This series of posts is dedicated to the many, many six packs, pony kegs and pints that have sauntered into my life at one point or another.
I have a marital obligation to actively seek out respectable lists of quality pumpkin beers this time of the year. Last week, I found one that was filled with many of the expected brews (it’s never a surprise any time Dogfish tops a list), but I was stunned by the brewery that took up the number three slot. Maybe I’ve been smarting from the fact that my beloved college town brewery couldn’t compete in a recent incursion into my current “Beer City” community, but it was still a great surprise to find the Stevens Point Brewery listed among–and above!–several craft beer titans. Luckily, the appearance of the list nicely coincided with an trip north by a household member, so we had a few bottles of Whole Hog Pumpkin Ale in our fridge just days after we first heard of it. Interestingly, I was first struck by the way the labeling of the beer seemed to be trying hard to distance it from any immediate association with Point (the purchasers reported they actually had a tricky time finding it in the liquor store because they were looking for the familiar Point logo), which is apparently true of every one of the brews in the Whole Hog specialty line. Whatever attempts may be made to slyly disguise the beer’s origins, it is damn good and fully deserving of its high place on the list that led us to it. The first taste is pure pumpkin pie, even with a touch of the added sweetness that implies. From there, it shifts slowly and subtly into a earthier, delectable beer flavor with every sip. Back when Point Brewery was a key support to me earning my undergraduate degree (or maybe it was an agreeable obstacle, now that I think about it), I never thought to hope for anything from the brewery except for Point Specials and, deep in the winter when there was a special need for it, a hearty, hefty Bock. More than any of their other specialty beers, the Whole Hog Pumpkin Ale makes me excited to see (or, rather, taste) what else they can do. I was a little worried that they were going to get lost in the craft beer revolution. Now I think they may be able to keep pace after all.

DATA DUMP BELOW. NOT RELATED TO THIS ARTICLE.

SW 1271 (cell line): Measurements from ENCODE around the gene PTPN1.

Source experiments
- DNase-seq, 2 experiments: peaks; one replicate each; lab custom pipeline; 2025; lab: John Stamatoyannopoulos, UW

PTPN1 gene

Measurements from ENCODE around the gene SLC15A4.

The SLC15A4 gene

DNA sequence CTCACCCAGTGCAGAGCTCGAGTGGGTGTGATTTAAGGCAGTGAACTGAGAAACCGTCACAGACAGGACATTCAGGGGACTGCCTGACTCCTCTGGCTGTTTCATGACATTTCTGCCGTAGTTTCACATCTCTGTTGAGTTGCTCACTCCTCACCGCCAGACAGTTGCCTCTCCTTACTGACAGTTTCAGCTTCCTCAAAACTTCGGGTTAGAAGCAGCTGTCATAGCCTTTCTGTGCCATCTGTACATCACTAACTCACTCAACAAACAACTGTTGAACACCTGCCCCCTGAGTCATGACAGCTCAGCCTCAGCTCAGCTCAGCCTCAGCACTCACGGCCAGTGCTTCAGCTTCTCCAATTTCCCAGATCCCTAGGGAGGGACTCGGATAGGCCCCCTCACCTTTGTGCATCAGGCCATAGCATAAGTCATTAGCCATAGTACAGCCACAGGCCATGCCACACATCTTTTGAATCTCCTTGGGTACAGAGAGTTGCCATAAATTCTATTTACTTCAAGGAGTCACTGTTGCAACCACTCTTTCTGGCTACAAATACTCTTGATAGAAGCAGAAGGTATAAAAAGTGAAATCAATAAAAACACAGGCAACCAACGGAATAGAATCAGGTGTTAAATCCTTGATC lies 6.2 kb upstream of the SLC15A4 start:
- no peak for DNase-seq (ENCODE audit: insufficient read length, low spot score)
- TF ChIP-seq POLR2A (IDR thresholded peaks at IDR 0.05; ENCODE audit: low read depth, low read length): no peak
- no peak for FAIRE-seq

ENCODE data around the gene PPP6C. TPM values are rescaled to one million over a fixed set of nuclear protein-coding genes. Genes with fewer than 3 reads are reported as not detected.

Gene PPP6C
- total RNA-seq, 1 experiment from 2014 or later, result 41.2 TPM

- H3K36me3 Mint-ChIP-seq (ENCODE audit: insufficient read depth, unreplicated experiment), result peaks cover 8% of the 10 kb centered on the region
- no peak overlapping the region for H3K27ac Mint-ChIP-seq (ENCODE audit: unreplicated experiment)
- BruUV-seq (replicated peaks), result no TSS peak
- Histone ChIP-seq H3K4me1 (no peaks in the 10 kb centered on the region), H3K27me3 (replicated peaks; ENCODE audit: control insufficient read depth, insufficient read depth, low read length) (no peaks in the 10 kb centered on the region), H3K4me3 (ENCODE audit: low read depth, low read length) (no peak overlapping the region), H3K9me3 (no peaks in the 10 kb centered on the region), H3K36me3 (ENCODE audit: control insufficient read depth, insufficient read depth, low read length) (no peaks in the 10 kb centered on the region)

—21st Amendment Bitter American
—Abita Restoration Pale Ale
—Highland Thunderstruck Coffee Porter
—Samuel Adams Boston Lager
—New Glarus Brewing Company Wisconsin Belgian Red
—ABA Hoppy Saison
—Abita Strawberry Harvest Lager
—Three Floyds Apocalypse Cow
—French Broad Brewing Gateway Kolsch
—Big Boss Brewing “High Monkey”